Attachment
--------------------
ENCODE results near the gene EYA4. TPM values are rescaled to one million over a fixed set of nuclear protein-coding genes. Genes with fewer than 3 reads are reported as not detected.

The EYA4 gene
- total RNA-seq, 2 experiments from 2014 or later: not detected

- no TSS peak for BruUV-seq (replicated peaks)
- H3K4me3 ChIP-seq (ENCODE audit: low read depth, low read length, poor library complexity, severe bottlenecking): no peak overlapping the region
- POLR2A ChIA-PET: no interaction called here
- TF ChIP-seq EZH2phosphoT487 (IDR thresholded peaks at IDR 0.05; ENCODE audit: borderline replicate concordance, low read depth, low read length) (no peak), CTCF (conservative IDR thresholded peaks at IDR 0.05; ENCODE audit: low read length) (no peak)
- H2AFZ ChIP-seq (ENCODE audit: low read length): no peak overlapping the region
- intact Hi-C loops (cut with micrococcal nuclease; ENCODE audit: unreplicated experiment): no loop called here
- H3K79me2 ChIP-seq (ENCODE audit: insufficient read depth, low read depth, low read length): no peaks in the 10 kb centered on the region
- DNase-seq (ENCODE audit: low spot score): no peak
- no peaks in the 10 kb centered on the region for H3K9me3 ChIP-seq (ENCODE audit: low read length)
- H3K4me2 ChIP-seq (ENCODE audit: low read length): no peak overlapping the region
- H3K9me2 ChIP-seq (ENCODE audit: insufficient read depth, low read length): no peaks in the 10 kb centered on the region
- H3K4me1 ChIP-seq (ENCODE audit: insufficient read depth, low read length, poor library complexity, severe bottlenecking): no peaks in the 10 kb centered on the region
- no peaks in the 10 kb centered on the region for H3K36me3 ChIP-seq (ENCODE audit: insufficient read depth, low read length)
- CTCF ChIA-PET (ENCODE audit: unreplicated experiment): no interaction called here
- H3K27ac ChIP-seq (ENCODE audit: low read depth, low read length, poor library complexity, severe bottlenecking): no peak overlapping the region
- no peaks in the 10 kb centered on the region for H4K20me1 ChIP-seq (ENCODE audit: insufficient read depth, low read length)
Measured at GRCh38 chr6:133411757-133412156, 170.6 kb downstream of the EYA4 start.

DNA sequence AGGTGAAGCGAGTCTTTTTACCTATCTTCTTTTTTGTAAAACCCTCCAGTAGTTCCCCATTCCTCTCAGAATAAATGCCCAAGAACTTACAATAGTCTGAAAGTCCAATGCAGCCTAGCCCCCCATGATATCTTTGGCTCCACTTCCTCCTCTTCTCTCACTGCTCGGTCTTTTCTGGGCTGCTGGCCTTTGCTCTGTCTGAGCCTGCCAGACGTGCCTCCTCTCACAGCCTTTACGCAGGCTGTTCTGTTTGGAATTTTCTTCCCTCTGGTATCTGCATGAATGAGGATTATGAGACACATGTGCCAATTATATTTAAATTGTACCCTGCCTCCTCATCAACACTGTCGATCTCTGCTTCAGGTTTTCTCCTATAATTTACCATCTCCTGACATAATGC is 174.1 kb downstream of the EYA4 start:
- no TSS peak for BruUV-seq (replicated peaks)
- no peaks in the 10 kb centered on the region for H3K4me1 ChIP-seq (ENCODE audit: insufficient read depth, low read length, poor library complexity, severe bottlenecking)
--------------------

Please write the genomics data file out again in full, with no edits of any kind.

ENCODE results near the gene EYA4. TPM values are rescaled to one million over a fixed set of nuclear protein-coding genes. Genes with fewer than 3 reads are reported as not detected.

The EYA4 gene
- total RNA-seq, 2 experiments from 2014 or later: not detected

- no TSS peak for BruUV-seq (replicated peaks)
- H3K4me3 ChIP-seq (ENCODE audit: low read depth, low read length, poor library complexity, severe bottlenecking): no peak overlapping the region
- POLR2A ChIA-PET: no interaction called here
- TF ChIP-seq EZH2phosphoT487 (IDR thresholded peaks at IDR 0.05; ENCODE audit: borderline replicate concordance, low read depth, low read length) (no peak), CTCF (conservative IDR thresholded peaks at IDR 0.05; ENCODE audit: low read length) (no peak)
- H2AFZ ChIP-seq (ENCODE audit: low read length): no peak overlapping the region
- intact Hi-C loops (cut with micrococcal nuclease; ENCODE audit: unreplicated experiment): no loop called here
- H3K79me2 ChIP-seq (ENCODE audit: insufficient read depth, low read depth, low read length): no peaks in the 10 kb centered on the region
- DNase-seq (ENCODE audit: low spot score): no peak
- no peaks in the 10 kb centered on the region for H3K9me3 ChIP-seq (ENCODE audit: low read length)
- H3K4me2 ChIP-seq (ENCODE audit: low read length): no peak overlapping the region
- H3K9me2 ChIP-seq (ENCODE audit: insufficient read depth, low read length): no peaks in the 10 kb centered on the region
- H3K4me1 ChIP-seq (ENCODE audit: insufficient read depth, low read length, poor library complexity, severe bottlenecking): no peaks in the 10 kb centered on the region
- no peaks in the 10 kb centered on the region for H3K36me3 ChIP-seq (ENCODE audit: insufficient read depth, low read length)
- CTCF ChIA-PET (ENCODE audit: unreplicated experiment): no interaction called here
- H3K27ac ChIP-seq (ENCODE audit: low read depth, low read length, poor library complexity, severe bottlenecking): no peak overlapping the region
- no peaks in the 10 kb centered on the region for H4K20me1 ChIP-seq (ENCODE audit: insufficient read depth, low read length)
Measured at GRCh38 chr6:133411757-133412156, 170.6 kb downstream of the EYA4 start.

DNA sequence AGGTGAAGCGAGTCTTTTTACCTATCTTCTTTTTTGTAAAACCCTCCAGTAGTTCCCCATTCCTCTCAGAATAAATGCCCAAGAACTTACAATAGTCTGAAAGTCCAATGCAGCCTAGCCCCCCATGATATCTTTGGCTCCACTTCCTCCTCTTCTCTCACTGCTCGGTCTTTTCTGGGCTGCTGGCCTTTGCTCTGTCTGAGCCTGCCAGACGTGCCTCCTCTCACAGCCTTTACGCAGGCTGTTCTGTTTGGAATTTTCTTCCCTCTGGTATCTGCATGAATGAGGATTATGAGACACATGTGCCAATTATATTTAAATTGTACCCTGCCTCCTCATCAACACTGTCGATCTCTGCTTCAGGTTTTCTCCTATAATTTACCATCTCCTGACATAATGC is 174.1 kb downstream of the EYA4 start:
- no TSS peak for BruUV-seq (replicated peaks)
- no peaks in the 10 kb centered on the region for H3K4me1 ChIP-seq (ENCODE audit: insufficient read depth, low read length, poor library complexity, severe bottlenecking)